Updated: Man Missing In Rocky Mountain National Park's Snowy Backcountry Found

Deep snow in the "Chaos Canyon" area of Rocky Mountain National Park complicated a search for a missing Missouri man. NPS photos.

Editor's note: This updates with Mr. Lund being transported to a hospital in Estes Park.

A young Missouri man who became disoriented in the backcountry of Rocky Mountain National Park during an early season snowstorm was led out of the park Thursday by rangers and taken to an Estes Park, Colorado, medical center.

Rangers had reached Andrew Lund, 22, of Branson, Missouri, just after 11 a.m. MST Thursday.

"At 10:30 a.m. this morning verbal contact was made between a search team and Lund. Due to no contact with Lund in the the Chaos Canyon area yesterday, search efforts were also made in the Dream Lake and Emerald Lake area today," Kyle Patterson, the park's spokeswoman, reported. "Lund was above Emerald Lake in the Tyndall Glacier area, not above Lake Haiyaha as he initially reported to park rangers. A search team reached him at 11:06 a.m. They are assessing his condition and determining the best way to assist him from the challenging terrain."

About 90 minutes later additional gear to warm up the backpacker was dropped by helicopter onto the west shore of Emerald Lake. Rescuers then led Mr. Lund around the lake on foot, and they reached the Bear Lake Trailhead at 2:30 p.m. From there he was taken to the Estes Park Medical Center, Ms. Patterson said.

Winter conditions -- deep snow and wind-chill temperatures below zero -- had hampered efforts to find the man. Adding to the concern for Mr. Lund was the possibility that he was not properly prepared for dealing with snow and cold.

Mr. Lund called the park's dispatch office Wednesday morning at 8:30 a.m. asking for help. He told the dispatchers that he thought he "was somewhere above Lake Haiyaha (elevation 10,220 feet) seeking shelter under a large boulder," Ms. Patterson said earlier today before the backpacker was reached.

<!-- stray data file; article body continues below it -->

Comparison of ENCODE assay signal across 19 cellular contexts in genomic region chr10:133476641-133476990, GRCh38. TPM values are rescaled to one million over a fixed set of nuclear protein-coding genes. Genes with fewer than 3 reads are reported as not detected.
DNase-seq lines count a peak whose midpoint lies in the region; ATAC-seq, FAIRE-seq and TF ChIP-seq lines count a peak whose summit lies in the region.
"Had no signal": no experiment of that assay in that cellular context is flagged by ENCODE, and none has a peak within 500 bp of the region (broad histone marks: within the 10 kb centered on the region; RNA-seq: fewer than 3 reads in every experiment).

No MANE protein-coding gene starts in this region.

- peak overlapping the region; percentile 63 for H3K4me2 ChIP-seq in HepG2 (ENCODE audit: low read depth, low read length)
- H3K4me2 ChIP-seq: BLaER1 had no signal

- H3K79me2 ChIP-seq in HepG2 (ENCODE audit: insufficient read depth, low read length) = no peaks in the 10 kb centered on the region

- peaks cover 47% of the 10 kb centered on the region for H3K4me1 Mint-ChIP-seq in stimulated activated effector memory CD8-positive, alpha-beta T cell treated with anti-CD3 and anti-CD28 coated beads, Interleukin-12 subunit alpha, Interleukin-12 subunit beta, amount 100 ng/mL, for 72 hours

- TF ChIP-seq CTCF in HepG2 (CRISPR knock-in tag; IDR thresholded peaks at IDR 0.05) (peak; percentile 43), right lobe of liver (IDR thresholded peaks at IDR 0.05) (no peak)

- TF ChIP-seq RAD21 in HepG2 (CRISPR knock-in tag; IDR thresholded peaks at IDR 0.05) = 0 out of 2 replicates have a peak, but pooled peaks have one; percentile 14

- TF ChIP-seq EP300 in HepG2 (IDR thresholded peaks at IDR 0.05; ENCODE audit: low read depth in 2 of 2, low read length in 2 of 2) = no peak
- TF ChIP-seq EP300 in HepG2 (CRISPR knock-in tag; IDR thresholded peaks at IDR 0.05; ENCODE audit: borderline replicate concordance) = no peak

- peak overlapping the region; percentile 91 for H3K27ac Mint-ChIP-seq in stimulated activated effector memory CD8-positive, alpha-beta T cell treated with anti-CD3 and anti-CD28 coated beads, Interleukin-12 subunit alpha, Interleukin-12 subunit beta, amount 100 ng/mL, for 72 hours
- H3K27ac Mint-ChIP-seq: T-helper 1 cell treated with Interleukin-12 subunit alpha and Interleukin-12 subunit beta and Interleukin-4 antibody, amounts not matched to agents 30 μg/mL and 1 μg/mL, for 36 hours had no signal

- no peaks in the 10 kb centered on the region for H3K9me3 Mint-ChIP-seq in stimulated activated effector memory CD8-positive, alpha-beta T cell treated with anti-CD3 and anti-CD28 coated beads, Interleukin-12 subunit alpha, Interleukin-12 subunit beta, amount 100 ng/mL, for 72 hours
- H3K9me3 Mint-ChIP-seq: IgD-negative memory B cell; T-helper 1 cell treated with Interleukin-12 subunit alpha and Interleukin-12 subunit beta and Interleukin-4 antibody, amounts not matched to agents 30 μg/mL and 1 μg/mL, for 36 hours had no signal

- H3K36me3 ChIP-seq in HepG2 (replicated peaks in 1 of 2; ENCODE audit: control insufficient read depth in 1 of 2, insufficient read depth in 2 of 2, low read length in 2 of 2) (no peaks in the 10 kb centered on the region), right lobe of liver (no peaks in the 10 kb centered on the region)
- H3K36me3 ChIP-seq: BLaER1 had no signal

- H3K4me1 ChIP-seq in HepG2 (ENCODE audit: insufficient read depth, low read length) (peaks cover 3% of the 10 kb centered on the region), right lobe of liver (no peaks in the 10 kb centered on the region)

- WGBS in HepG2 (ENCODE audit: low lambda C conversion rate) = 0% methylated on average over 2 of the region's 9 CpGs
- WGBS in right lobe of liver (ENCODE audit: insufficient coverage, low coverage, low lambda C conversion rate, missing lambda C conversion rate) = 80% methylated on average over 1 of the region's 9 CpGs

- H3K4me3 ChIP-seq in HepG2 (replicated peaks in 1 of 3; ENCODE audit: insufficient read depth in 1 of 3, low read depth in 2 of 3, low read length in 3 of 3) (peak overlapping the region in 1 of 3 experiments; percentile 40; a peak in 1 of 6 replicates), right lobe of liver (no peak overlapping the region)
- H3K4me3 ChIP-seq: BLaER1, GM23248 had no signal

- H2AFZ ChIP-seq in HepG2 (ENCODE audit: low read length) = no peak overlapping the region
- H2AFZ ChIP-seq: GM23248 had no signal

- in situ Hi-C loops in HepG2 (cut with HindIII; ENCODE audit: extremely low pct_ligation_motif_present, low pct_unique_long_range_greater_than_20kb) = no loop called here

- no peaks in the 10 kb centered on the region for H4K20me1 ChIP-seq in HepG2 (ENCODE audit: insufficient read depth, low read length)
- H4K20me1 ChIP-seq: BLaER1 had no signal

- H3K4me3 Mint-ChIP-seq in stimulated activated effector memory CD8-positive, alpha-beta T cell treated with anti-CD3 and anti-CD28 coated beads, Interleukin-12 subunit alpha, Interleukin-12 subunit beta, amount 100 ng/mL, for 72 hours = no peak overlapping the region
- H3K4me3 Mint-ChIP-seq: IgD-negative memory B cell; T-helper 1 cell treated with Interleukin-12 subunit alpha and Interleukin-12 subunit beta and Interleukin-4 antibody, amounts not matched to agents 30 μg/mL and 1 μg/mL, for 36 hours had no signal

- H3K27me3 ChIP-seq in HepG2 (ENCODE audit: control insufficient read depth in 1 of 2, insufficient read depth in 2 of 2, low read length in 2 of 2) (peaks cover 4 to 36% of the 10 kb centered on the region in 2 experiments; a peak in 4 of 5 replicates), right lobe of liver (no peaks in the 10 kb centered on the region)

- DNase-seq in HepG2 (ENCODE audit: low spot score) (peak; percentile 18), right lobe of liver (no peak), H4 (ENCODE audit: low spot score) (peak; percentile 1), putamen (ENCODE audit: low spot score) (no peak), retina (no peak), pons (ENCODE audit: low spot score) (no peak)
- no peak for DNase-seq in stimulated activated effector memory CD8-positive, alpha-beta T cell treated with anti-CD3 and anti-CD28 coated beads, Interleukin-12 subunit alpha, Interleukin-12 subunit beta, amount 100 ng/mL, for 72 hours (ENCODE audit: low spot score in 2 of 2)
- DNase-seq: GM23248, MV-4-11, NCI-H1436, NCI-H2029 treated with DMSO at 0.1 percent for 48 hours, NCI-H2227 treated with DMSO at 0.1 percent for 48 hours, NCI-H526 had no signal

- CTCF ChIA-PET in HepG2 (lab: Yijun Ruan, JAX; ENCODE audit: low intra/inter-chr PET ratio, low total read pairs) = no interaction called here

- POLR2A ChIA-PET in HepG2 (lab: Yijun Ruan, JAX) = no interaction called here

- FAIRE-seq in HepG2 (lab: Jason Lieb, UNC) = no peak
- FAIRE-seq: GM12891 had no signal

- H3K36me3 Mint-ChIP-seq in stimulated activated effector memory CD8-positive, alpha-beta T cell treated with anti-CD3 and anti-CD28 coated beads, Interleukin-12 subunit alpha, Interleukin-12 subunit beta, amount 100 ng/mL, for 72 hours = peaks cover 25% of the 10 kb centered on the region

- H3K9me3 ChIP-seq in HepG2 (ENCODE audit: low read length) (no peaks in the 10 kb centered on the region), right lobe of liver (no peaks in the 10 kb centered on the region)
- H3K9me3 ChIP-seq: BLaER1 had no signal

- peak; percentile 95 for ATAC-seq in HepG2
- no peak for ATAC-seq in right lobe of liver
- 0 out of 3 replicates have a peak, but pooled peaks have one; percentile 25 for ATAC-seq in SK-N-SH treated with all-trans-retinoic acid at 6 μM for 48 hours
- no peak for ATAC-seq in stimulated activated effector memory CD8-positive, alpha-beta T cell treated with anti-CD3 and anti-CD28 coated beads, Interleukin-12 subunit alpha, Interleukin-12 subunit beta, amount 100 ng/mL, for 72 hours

The young man had hitchhiked to the park and was dropped off at the Bear Lake Trailhead on Tuesday at approximately 2 p.m. Overnight temperatures on Tuesday were less than 25 degrees and more than a foot of snow fell in the area by Wednesday morning.

"He seems to be unprepared for the deep snow and winter conditions; however, he does have a sleeping bag, tarp and whistle," Ms. Patterson said in that first release. "He indicated he was wet, cold and had no water."

While rangers had made cellphone contact with Mr. Lund on Wednesday, after 3 p.m. they were no longer able to reach him. They tried to track the location of his cellphone, but it apparently did not have that feature.

An initial "hasty search" team reached the Lake Haiyaha area around 12:30 p.m. Wednesday. Lake Haiyaha is 2.1 miles from the popular Bear Lake Trailhead. Additional searchers reached the area at 3:15 p.m. They searched the upper “Chaos Canyon” area, west of Lake Haiyaha and attempted to establish contact using air horns and whistles.

Chaos Canyon is appropriately named for its very large boulder fields that make walking difficult. With more than 18 inches of new snow in this area, current conditions were challenging and hazardous, said Ms. Patterson. Additionally, temperatures Wednesday night into Thursday were forecasted to be 5 degrees with a wind chill of -5 degrees.

Comments

So the NPS, and ultimately the taxpayers, have to flip the bill for rescuing this man who was hiking alone and admittedly unprepared for the winter weather conditions. No wonder the NPS has a $4-6 billion maintenance backlog (source: NPCA http://www.npca.org/what_we_do/visitor_experience/backlog/). The big backcountry parks have to spend a huge percentage of their ever-shrinking resources rescuing the Darwin Award candidates who think that they can overcome Mother Nature and her wrath.

I would say that I am sorry for not being more sympathetic to this man's plight, but I am not. These dramatic search and rescue operations cost the parks millions of dollars every year, and deprive the parks of the ability to allocate these funds to increase visitor services, build/ renovate facilities, and expand interpretive programs. This is a perfect example of a young man who arrogantly defied every rule of backcountry camping/hiking, and is now crying for park personnel to rescue him from a situation he knowingly put himself in. IF he is rescued, I believe that he should have to repay the costs of his rescue to RMNP. And if he doesn't make it, I hope others will take a valuable lesson from this man's arrogance and stupidity.

At least he has a sleeping bag. How about giving the 22 year old a break. I am 75 plus and remember all the stupid things I did at that age. It is a miracle that I survived.

How do you know he " arrogantly defied every rule of backcountry camping..."? Sounds like the man was just hiking-- had a tarp,whistle and a sleeping bag. From what I read the storm was unexpected. Accidents can happen to anyone--how about a little compassion??

I wholeheartedly agree with this well-written comment. It's a shameful waste of human and financial resources to have to attempt to find this man. Fine him and make him a 'poster child' to communicate the inherent risks of hiking to the visiting public.